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Oppositional Defiant Disorder, A Simple Guide To The Condition, Diagnosis, Treatment And Related Conditions

96 pages1 hour


Oppositional defiant disorder (ODD) is a medical disorder defined as a persistent pattern of negativistic, defiant, disobedient and hostile behavior toward influential figures that continues for at least 6 months and is not due to a mood or psychotic disorder.
Oppositional defiant disorder is a pattern of disobedient, hostile, and defiant behavior toward authority figures.
Possible risk factors for ODD are:
1. Temperament: a child who has a temperament that has problem controlling emotions, such as being highly emotionally reactive to circumstances or having difficulty accepting frustration
2. Parenting issues: child who has abuse or neglect, harsh or inconsistent discipline, or a lack of parental control
3. Other family issues: a child who lives with parent or family conflict or has a parent with a mental health or substance use disorder
Causative factors may be due to:
1. Genetics: a child's normal character or temperament and possibly neurobiological distinguishing in the way nerves and the brain function
2. Environment: disorders with parenting that may have a lack of supervision, inconsistent or harsh discipline, or abuse or neglect
DSM-5 criteria for diagnosis of ODD are both emotional and behavioral symptoms.
1. Angry and irritable mood:
a. Often losing temper
b. Often sensitive or easily annoyed by others
c. Often irate and resentful
2. Argumentative and defiant behavior:
a. Often disagrees with adults or people in authority
b. Often aggressively defies or refuses to comply with adults' requests or rules
c. Often intentionally annoys people
d. Often censures others for his or her mistakes or misbehavior
3. Vindictiveness:
a. Often spiteful or vindictive
b. At least twice in the past six months
ODD can differ in severity:
1. Mild. Symptoms happen only in one setting, such as only at home, school, work or with peers.
2. Moderate. Some symptoms happen in at least two settings.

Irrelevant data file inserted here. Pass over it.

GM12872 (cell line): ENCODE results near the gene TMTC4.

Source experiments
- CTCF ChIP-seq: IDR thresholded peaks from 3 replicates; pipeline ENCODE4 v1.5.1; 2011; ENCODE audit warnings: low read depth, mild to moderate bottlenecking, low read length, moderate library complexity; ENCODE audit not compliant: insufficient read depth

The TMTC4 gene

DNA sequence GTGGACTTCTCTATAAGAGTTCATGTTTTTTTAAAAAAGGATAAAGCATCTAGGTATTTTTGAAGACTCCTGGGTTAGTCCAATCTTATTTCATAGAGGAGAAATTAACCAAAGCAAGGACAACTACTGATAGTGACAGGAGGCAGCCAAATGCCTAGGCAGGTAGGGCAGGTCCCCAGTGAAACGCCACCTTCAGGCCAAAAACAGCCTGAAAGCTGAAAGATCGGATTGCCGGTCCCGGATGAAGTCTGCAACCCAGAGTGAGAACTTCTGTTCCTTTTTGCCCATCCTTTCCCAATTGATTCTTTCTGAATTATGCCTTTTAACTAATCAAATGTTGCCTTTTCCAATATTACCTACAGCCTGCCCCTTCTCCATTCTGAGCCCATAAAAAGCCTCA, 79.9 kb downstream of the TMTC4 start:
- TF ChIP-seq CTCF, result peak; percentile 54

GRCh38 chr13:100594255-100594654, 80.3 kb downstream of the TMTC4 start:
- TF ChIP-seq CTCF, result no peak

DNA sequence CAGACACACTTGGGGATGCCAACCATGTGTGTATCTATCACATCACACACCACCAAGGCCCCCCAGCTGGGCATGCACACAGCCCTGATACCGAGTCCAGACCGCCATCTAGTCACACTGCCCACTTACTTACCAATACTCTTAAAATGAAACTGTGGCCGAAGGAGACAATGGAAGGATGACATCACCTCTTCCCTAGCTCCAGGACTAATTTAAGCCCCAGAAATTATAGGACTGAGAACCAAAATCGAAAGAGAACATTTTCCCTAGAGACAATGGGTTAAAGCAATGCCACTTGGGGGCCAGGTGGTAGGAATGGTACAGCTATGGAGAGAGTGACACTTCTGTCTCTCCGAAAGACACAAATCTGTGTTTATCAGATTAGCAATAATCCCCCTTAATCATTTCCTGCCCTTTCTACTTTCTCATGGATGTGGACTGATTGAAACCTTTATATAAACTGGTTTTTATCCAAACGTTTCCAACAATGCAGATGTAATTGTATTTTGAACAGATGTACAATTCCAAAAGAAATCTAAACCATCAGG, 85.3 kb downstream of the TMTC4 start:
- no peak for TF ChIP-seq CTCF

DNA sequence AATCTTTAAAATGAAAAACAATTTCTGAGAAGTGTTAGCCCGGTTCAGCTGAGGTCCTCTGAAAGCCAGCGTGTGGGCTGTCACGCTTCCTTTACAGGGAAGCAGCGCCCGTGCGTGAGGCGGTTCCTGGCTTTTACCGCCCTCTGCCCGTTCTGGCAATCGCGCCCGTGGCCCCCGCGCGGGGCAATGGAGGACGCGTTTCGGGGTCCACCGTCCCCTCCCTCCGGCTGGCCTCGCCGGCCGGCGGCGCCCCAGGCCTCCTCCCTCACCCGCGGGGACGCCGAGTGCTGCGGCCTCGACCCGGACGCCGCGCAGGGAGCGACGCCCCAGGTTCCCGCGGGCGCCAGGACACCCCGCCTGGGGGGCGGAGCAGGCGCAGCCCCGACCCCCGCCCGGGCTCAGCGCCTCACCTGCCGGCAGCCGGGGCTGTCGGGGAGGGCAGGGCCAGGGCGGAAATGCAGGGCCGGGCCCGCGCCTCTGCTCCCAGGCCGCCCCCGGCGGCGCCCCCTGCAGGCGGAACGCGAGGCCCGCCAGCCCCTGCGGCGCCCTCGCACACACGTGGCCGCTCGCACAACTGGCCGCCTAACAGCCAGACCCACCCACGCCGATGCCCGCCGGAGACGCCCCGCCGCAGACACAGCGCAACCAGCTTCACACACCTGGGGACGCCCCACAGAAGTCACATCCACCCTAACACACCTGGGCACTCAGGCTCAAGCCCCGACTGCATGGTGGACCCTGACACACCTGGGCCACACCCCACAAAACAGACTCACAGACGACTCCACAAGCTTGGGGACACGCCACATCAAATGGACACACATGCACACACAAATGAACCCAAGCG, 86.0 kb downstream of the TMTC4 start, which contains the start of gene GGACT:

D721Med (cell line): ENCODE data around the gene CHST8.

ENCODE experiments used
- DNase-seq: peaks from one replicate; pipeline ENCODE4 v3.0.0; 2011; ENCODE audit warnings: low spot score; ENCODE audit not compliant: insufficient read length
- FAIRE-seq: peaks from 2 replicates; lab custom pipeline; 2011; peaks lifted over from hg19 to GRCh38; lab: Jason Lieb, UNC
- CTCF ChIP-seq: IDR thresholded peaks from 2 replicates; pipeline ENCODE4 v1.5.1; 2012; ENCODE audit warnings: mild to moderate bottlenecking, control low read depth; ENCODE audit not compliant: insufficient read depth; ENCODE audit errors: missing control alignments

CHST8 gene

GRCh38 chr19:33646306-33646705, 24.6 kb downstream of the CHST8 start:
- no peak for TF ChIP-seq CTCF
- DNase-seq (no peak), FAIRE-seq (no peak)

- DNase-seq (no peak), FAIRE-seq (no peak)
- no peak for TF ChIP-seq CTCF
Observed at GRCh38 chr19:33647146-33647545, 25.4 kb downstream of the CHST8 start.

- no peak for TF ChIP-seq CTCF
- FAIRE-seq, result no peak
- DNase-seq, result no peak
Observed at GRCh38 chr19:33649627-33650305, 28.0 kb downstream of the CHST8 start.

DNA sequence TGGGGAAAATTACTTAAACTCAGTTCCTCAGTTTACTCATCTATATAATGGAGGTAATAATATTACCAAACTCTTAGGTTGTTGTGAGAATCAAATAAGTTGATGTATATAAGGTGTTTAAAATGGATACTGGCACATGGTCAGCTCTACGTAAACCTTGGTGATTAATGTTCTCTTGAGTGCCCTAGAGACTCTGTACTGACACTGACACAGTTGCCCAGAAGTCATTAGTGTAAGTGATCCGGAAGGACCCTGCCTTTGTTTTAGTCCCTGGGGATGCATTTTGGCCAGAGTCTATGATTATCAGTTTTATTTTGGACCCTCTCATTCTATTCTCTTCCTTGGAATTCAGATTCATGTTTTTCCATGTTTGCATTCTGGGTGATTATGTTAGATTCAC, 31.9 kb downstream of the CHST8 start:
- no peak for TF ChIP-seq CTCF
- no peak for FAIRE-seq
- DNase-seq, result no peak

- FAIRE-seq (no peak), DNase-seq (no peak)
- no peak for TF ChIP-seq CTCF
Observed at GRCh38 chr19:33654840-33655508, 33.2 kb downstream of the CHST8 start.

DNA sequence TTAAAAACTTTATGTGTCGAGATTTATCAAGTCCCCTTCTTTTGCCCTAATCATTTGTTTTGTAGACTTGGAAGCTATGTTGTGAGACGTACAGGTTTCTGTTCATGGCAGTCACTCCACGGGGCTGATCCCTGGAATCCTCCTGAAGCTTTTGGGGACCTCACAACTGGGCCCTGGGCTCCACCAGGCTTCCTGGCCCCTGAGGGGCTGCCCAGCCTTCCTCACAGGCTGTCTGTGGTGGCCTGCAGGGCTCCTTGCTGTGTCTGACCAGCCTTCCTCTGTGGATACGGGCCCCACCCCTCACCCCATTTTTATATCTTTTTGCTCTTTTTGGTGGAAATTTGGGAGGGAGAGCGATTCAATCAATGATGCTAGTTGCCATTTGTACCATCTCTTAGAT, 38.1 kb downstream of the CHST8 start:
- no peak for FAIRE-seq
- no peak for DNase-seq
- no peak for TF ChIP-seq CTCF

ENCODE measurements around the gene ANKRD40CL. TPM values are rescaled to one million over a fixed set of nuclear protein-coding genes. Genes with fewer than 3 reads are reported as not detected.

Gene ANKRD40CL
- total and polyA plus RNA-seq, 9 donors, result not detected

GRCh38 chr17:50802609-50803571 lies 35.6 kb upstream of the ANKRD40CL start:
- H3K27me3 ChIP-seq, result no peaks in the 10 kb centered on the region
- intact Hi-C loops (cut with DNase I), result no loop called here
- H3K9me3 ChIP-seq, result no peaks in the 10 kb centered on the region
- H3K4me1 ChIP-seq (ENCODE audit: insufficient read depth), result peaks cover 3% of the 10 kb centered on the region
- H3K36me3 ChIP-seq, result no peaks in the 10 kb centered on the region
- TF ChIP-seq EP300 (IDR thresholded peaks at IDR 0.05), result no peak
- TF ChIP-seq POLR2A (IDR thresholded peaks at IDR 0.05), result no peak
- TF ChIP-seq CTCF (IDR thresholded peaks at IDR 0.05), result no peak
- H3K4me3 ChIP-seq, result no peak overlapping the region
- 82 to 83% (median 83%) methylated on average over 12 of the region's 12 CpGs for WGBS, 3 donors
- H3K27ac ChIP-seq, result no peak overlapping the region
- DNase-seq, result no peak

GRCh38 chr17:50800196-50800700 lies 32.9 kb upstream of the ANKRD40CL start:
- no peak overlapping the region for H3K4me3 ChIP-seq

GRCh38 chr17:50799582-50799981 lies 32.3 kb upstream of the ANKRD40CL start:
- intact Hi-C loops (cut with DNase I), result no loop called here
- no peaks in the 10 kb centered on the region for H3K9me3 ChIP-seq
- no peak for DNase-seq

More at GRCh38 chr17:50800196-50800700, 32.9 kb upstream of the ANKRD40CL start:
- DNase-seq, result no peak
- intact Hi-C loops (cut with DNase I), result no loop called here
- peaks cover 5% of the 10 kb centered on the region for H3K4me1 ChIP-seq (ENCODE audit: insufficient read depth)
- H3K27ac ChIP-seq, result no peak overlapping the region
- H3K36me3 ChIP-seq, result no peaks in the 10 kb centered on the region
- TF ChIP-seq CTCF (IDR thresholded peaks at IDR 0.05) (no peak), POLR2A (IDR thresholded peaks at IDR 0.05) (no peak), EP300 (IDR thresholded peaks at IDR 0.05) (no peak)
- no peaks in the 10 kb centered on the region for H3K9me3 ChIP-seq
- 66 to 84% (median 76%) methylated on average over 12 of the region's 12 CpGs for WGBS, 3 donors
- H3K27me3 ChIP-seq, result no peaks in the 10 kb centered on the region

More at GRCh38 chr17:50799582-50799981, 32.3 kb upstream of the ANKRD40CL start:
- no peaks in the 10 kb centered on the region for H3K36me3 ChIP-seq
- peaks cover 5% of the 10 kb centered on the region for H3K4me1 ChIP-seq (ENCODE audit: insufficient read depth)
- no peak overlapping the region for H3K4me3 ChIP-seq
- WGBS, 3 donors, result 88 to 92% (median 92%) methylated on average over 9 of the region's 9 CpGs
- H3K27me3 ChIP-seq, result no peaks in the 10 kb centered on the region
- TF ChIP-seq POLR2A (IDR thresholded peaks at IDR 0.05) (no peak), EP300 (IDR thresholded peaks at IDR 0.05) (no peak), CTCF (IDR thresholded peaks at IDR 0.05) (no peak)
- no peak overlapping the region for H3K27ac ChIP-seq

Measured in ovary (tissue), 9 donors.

3. Severe. Some symptoms happen in three or more settings.
For some children, symptoms may first be observed only at home, but with time widen to other settings, such as school and with friends.
Treating oppositional defiant disorder normally requires several forms of psychotherapy and training for the child as well as for parents.
Treatment often persists several months or longer.
Medicines alone normally are not used for ODD unless another disorder co-occurs.
If the child has concurrent disorders, principally ADHD, medicines may help considerably improve symptoms.
The foundations of treatment for ODD normally are:
1. Parent training.
2. Parent-child interaction therapy (PCIT).
3. Individual and family therapy.
4. Cognitive disorder-solving training.
5. Social skills training
As part of parent training, the parent may study how to control the child's behavior by:
1. Giving clear instructions and following through with suitable results when needed
2. Identifying and praising the child's good behaviors and positive features to produce desired behaviors
Learning more efficacious parenting skills is important for the child to improve.
When parents are not able or not willing to alter, because of their own emotional or other issues, treatment may not be possible.

Chapter 1 Oppositional Defiant Disorder
Chapter 2 Causes
Chapter 3 Symptoms
Chapter 4 Diagnosis
Chapter 5 Treatment
Chapter 6 Prognosis
Chapter 7 ADHD
Chapter 8 Learning Difficulty

Any parent who has teenagers will recall how rebellious and defiant they are at that age group.
A child with Oppositional defiant disorder (ODD) is very different in behavior.
They are angry and defiant like all teenagers, but also argumentative, irritable at the tiniest provocation and worse still very vindictive and spiteful to friends, teachers, parents

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